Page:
There are now more than one million pensioners in Norway. That's more than ever before.
As life expectancy continues to grow, the number of pensioners has been growing, both in real terms and as a percentage of the population.
On 1 November 2021, one million Norwegians received a retirement pension from NAV. Experts say there are reasons to celebrate, but also a need to plan for the impact on the economy.
Rapid growth in a decade
In the last ten years alone, the number of pensioners has grown by almost 300,000 people. That's an increase of almost 40% in just a decade. One in six Norwegians is now an old-age pensioner.
“It is a milestone that is both positive and challenging for Norway,” said NAV boss Hans Christian Holte.
Life expectancy increase
Holte explained that the figures show that people live longer and have better health. Life expectancy in Norway is now beyond the age of 80 for both men and women. This is almost 10 years longer than the global average.
In a press release, NAV also explained that two other factors have contributed to the record number of pensioners.
People retiring now are the children born in the recovery years after World War II, when birth rate was high.
In 2011, the government made it possible for people to draw a pension from the age of 62. While this does impact the amount you receive, many have chosen to retire earlier.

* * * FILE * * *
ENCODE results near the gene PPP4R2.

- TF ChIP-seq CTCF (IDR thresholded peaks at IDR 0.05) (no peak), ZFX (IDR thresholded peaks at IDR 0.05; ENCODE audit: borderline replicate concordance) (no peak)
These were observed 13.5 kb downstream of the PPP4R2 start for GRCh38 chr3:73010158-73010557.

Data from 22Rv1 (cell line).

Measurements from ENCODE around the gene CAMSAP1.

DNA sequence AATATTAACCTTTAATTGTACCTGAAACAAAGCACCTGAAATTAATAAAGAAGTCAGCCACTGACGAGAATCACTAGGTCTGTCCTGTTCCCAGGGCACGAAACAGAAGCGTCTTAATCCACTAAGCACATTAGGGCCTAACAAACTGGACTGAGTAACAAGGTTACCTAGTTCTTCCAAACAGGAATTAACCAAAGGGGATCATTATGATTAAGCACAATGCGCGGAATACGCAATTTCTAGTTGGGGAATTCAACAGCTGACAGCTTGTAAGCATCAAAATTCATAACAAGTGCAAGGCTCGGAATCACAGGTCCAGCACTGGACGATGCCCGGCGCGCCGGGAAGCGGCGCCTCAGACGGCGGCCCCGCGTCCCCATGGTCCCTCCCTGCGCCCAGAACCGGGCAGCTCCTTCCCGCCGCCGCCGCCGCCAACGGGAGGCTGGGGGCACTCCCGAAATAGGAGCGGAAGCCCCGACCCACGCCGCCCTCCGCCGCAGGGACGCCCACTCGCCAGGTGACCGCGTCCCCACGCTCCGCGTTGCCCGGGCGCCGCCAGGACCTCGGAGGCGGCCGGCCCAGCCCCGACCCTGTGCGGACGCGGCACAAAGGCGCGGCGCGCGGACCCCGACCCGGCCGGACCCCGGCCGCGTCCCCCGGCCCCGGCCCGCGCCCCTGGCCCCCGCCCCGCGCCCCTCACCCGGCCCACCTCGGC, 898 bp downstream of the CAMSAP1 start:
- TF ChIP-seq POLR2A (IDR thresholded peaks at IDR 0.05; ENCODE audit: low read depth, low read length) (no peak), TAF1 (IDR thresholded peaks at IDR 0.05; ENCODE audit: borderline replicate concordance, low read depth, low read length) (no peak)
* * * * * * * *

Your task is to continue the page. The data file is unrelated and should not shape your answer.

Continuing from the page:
Read more: Retirement in Norway
Economic problems ahead?
While NAV said it's clearly good news people are living longer, they acknowledge it may become more difficult to ensure a sustainable economic system for pensions.
In just a handful of years, Norway will have more elderly citizens than young people aged up to 19 for the first time ever. SSB senior researcher Astri Syse previously called this expected change a “historic shift.”
The problem is one of mathematics. On a percentage basis, more of the population needs retirement income, but fewer are working and paying tax into the system.
To put in numbers, 10 people in employment supported 1.9 pensioners in 1970. By 2016, that figure had risen to 2.3 pensioners. But by 2060, it's expected to be almost as high as 4.
What plugs this gap in pension funds—and a likely increase in healthcare costs—is likely to be tax increases, a lower pension pay-out, or a later retirement age. Or most likely of all, a combination of all three.